Confederate Flag Costs Sergeant Her Job

Written on 09/02/2022
Will Aitchison

Sergeant Silvia Cotriss worked for the City of Roswell, Georgia. The City began investigating Cotriss when it received a complaint that she was flying a Confederate battle flag in her front yard, sometimes with her police cruiser present.

During the investigation, Cotriss admitted that there had been two Confederate-like flags separately displayed on a flagpole underneath an American flag at her home since 2015, sometimes when her police cruiser was visibly present. Cotriss explained that the first flag was purchased by her late husband and resembled a Confederate battle flag with a motorcycle emblem in the center – a flag representing a group of motorcyclists who partici­pated in “Bike Week.”

When this first flag became worn, Cotriss’s roommate removed it and, with Cotriss’s permission, replaced it with a new Confederate flag that the roommate received from a neighbor. Cotriss explained she viewed the flags as a way to honor her “Southern her­itage” and her late husband. At the time, the State of Georgia also flew the Confederate flag and other flags of the Confederate States of America at Stone Mountain Park.

After the investigation began, Cotriss removed her flag and returned her police cruiser. When the City still fired her, Cotriss filed a federal court lawsuit alleging that her termination violated her free speech rights. The federal Eleventh Circuit Court of Appeals disagreed and upheld the termination.

The Court held that “although the law is well-established that the state may not demote or discharge a public employee in retaliation for speech protected under the first amendment, a public employee’s right to freedom of speech is not absolute. As a threshold matter, to qualify as constitutionally protected speech in the First Amendment government employment retaliation context, the speech must be made by a government employee speaking as a citizen and be on a subject of public concern. This is because the Constitution does not insulate a government employee’s communications from employer dis­cipline when a government employee makes statements pursuant to her official duties.

“We conclude that Cotriss’s rais­ing of the Confederate flag on her private property constituted speech made by a government employee acting as a citizen. To establish her free speech retaliation claim, Cotriss must show that: (1) her speech, as construed through the display of the Confederate battle flag, involved a matter of public concern; (2) her interest in the speech outweighed the City’s legitimate interest in the effective and efficient fulfillment of police department responsibilities and operations; and (3) her speech played a substantial part in the City’s decision to terminate her.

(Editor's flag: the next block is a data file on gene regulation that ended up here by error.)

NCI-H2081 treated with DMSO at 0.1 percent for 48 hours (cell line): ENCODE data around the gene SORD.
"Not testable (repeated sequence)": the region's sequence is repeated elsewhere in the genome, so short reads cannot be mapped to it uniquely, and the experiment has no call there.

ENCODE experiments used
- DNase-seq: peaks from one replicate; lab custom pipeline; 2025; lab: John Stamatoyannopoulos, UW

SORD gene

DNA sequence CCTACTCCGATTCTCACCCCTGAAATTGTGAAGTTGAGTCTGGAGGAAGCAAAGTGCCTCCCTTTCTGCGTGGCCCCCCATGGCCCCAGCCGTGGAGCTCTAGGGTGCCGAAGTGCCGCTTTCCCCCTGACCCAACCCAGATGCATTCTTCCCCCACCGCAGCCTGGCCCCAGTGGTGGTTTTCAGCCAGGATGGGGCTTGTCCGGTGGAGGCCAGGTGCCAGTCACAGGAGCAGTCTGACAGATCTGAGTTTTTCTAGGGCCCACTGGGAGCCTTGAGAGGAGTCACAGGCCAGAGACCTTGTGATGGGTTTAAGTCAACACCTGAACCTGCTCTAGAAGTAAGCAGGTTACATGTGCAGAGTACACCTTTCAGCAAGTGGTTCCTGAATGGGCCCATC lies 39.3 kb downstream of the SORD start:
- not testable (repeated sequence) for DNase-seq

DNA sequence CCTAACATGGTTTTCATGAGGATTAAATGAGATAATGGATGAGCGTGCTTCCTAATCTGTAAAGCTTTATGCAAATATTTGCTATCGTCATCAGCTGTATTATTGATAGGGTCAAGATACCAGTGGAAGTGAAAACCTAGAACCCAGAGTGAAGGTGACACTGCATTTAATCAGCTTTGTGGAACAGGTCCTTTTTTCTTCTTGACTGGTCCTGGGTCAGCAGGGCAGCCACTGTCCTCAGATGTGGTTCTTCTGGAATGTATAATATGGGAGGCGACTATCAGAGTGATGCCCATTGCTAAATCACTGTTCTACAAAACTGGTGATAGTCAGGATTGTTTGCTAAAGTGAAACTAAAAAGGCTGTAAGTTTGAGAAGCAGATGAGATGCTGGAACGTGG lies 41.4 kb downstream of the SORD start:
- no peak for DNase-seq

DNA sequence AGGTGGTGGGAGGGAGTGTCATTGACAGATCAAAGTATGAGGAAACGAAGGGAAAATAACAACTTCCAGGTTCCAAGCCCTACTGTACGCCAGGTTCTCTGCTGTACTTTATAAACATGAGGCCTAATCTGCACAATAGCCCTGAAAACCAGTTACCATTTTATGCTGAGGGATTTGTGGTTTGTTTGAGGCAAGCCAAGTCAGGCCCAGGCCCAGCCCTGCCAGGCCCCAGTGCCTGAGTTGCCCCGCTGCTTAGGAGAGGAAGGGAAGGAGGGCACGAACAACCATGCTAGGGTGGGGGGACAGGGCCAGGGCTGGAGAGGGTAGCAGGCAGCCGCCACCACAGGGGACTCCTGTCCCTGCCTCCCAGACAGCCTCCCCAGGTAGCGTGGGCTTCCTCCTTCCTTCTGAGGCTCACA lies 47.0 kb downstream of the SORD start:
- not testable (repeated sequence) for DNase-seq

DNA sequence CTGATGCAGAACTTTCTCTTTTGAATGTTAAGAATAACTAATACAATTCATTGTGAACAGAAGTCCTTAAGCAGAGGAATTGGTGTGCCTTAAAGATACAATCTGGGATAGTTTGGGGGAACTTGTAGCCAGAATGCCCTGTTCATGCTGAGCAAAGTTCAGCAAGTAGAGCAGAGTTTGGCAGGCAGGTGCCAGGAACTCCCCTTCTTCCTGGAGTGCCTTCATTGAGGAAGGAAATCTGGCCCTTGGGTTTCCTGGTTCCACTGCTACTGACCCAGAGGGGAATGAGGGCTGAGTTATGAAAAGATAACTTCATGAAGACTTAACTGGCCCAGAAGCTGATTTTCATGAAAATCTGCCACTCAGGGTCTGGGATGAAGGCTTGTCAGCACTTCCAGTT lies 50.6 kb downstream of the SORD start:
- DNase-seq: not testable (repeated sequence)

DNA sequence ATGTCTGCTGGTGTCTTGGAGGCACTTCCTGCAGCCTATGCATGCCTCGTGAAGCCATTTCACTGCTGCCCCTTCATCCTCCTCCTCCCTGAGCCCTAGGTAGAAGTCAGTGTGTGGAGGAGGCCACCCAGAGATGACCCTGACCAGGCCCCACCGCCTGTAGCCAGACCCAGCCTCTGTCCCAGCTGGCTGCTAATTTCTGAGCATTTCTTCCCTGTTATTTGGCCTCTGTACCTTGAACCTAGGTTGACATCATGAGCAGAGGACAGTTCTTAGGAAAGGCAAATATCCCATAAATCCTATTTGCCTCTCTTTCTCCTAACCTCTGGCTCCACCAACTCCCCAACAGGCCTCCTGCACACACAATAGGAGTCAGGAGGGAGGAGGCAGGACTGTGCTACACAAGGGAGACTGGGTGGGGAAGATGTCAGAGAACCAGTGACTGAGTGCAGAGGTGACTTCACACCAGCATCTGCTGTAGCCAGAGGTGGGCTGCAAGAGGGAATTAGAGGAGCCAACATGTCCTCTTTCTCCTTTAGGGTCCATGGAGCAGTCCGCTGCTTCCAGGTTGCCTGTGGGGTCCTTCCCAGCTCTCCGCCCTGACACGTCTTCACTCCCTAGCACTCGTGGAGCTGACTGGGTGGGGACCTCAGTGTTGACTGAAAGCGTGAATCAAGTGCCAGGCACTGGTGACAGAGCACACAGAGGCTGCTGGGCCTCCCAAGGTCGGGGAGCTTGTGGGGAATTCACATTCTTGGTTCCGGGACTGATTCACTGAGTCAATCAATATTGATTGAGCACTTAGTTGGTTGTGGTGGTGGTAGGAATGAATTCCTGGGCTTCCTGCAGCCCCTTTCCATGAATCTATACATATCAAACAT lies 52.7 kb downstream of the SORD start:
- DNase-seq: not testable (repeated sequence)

“Here, the Confederate battle flag is said to evoke the memory of their ancestors and other soldiers who fought for the South in the Civil War. But to many others, it symbolizes slavery, seg­regation, and hatred. The City, then and now, has a clear interest in maintaining a favorable reputation with the public and in ensuring there are no disruptions within the police department.

“These interests could be impeded if members of the public, who have valid concerns about the symbolism of the Confederate battle flag, associate the police department with the flag. That was likely given that Cotriss had on some occasions flown the flag while a City police cruiser was parked in her yard. And, in this case, the City pointed to an actual complaint from a citizen about the flag’s display at Cotriss’s home and the flag’s perceived association with the police department, which, in turn, affected that person’s trust in the effectiveness of the City’s police force.

“Although the return of Cotriss’s police cruiser weakened the association between the flag and the police depart­ment, and Cotriss’s eventual removal of the flag eliminated any such association, the damage was done. The flag had been visible to the public for over a year before it was removed. And at least one resident observed and associated the police force with the flag to the point that the person complained. On balance and on this record, Cotriss’s speech could impede the police department’s ability to perform its public duties.

“Although Cotriss did not claim to fly the flag out of racial animus, the City’s interest in effective and efficient fulfilment of its police department operations outweighed Cotriss’s speech interest in displaying a Confederate flag, which she can still fly today as a private citizen.”

Cotriss v. City of Roswell, 2022 WL 2345729 (11th Cir. 2022).

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